Sound Transit insisted all the way to the Washington state Supreme Court that posting an agenda four clicks deep into a government Web page is adequate notice of an eminent domain action.
No phone call. No letter. No posting on the property. The law requires notice, but unnoticeable notice such as a Web posting was legally adequate, Sound Transit's lawyers insisted.
And the court bought it.
But now that the agency has won, and now that the court has set a goofy precedent, Sound Transit seems to be trying to improve its practices.
Property owners now get a letter telling them the time and place of the board meeting if the condemnation of their property will be talked about.
The chances of dissuading the board are slim. Voting no is often equated with wanting to slow a project down. Still, a personal letter equals real notice, and Sound Transit deserves a back pat for improving the process.
But better doesn't equal good. Take the case of Paul Tegantvoort, who received such a letter in June.
He runs a wholesale auto parts business near the planned Sounder platform in South Tacoma. Tegantvoort had already lost part of his property for the project, being paid $65,000 for property he bought in 1990 for $50,000.
It wasn't enough, he thought. But he lost in court and decided to walk away from the fight. Rather than grow his business in Tacoma, he'll do it in Auburn instead.
"They just wore me out," Tegantvoort said of Sound Transit.
But the June letter left him with a feeling of here-we-go-again. It said Sound Transit wanted more; this time land he uses for parking. Before the board meeting, Tegantvoort got a small bit of good news; the agency wasn't seeking to buy his property outright, just an easement to use it during construction.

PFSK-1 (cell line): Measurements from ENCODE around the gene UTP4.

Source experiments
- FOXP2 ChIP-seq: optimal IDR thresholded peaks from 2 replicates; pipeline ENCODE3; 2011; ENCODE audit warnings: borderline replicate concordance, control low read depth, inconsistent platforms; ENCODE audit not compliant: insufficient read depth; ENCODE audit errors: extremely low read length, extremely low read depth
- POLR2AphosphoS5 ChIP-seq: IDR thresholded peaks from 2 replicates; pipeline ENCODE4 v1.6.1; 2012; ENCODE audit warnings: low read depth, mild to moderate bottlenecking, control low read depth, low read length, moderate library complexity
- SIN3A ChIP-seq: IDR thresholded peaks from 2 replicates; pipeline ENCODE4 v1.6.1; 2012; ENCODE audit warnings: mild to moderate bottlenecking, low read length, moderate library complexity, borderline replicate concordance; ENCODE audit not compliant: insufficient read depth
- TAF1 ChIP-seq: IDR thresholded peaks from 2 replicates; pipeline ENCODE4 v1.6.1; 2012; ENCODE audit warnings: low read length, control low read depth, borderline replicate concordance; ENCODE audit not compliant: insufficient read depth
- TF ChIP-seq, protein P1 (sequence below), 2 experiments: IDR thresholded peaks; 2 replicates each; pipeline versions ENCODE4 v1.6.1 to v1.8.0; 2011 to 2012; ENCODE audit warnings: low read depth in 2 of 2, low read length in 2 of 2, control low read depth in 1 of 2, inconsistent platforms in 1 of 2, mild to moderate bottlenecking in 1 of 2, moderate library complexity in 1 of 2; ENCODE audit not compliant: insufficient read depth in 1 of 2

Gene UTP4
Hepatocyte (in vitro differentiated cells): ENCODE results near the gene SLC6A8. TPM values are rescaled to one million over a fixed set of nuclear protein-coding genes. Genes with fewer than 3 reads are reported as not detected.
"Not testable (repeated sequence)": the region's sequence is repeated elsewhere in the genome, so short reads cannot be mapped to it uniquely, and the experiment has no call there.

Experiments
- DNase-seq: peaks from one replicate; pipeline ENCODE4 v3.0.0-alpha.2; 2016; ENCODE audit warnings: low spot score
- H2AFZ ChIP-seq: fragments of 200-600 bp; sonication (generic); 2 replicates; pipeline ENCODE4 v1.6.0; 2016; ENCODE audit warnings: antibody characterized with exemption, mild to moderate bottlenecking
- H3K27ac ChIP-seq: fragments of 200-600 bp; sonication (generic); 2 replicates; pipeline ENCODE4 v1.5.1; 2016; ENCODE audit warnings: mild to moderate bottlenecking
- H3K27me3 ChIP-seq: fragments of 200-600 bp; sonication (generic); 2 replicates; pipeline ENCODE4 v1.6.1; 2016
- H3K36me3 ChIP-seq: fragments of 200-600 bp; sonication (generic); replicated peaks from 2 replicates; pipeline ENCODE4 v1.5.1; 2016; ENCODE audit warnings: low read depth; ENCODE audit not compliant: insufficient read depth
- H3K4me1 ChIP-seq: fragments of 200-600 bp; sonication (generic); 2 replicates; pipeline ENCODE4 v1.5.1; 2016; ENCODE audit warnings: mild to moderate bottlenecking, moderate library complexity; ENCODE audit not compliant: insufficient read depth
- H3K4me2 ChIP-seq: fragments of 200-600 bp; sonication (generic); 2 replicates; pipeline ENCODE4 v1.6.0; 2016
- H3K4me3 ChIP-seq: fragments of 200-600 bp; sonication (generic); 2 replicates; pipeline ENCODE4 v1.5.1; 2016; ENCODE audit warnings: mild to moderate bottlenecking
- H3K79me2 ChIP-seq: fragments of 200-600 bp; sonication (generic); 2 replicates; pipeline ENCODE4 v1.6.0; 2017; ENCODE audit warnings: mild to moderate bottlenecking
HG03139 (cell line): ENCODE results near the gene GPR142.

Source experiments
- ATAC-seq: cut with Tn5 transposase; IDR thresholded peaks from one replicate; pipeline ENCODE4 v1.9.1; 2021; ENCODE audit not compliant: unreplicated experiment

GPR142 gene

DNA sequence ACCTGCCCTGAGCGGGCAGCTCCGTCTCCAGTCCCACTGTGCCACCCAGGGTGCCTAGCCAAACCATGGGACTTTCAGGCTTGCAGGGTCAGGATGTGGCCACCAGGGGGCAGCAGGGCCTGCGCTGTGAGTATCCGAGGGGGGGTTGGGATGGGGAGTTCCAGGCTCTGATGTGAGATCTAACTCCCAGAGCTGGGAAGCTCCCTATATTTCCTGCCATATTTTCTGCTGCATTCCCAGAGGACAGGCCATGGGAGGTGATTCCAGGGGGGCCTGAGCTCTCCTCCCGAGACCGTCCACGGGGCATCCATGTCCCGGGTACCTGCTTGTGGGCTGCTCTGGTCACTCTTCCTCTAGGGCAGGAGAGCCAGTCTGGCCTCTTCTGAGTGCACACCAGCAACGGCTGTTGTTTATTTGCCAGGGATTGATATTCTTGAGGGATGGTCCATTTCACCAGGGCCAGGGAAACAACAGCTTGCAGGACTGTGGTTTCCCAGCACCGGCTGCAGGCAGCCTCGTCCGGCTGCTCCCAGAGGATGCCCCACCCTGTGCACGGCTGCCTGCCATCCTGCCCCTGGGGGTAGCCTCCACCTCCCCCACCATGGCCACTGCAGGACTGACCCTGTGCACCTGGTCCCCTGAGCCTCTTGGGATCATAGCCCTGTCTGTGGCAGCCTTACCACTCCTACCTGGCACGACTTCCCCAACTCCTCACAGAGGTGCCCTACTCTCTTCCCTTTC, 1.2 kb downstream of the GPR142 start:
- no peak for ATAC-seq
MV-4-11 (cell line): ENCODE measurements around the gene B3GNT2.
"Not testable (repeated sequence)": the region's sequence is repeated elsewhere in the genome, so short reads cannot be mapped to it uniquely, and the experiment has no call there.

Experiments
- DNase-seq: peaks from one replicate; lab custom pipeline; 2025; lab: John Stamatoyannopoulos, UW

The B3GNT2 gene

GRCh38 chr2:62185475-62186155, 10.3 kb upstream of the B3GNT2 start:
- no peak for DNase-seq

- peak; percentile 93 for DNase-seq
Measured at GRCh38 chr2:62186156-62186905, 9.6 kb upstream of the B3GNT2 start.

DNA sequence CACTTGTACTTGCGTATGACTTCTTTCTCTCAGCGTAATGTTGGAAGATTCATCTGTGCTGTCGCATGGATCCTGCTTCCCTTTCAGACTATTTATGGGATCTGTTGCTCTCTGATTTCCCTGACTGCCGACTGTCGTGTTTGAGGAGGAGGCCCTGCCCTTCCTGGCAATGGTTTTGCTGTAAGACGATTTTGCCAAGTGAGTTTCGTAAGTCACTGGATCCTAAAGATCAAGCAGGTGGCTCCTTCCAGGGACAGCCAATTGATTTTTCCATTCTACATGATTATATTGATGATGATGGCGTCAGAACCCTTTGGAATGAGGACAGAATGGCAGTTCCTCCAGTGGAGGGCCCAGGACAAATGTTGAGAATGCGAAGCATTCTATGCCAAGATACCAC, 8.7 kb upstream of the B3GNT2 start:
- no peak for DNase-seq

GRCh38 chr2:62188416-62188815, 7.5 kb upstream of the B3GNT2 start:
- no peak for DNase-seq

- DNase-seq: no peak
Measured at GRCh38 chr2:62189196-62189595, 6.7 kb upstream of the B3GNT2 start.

But even that would disrupt his business. So he went to the board meeting to testify.
He wasn't allowed to.
When the meeting reached the public comment section, Pierce County Executive John Ladenburg, the board chairman, said no one had signed up to testify. He then moved on to the next item.
Signed up? Tegantvoort hadn't seen a sign-in sheet. He waved his arm from the back, hoping to get Ladenburg's attention. When that didn't work, he approached a staff member sitting on the end of the board's meeting table.
He'd like to speak, he said.
Sorry, she told him. He hadn't signed the sign-in sheet, so he couldn't address the Sound Transit board.
Tegantvoort left before the board voted unanimously to use his property during construction. Soon after, an agent offered him $500 for using his property for two months.
He countered with $30,000; not because he thinks it is worth that much and not because he expects to prevail, but because he is fed up.
"I said, 'I'll never sign that,'" he said of the $500 offer. "I said, 'I don't like you guys. You have an adversarial relationship with me forever.'"
Sound Transit spokesman Geoff Patrick said the agency needs the property access while it builds the Sounder rail extension to Lakewood.
But he also said the agency regrets that Tegantvoort was not allowed to speak. It's changing procedures to try to make sure this doesn't happen again.
"I would view this as a significant lapse in our process," Patrick said. "He has a very valid concern."
From now on, the sign-in sheet will be easier to find. And announcements will be made at the start of meetings to alert attendees of the sign-in process.
"Public comment is important to the board," Patrick said. "We want to make sure our procedures fit with that."
Tegantvoort was pleased that Sound Transit seems to be hearing the message that it needs to treat property owners better. But that hasn't changed his feelings about the agency.
"I'm still not going to help them," he said.
Scripps News (Washington DC): http://www.scrippsnews.com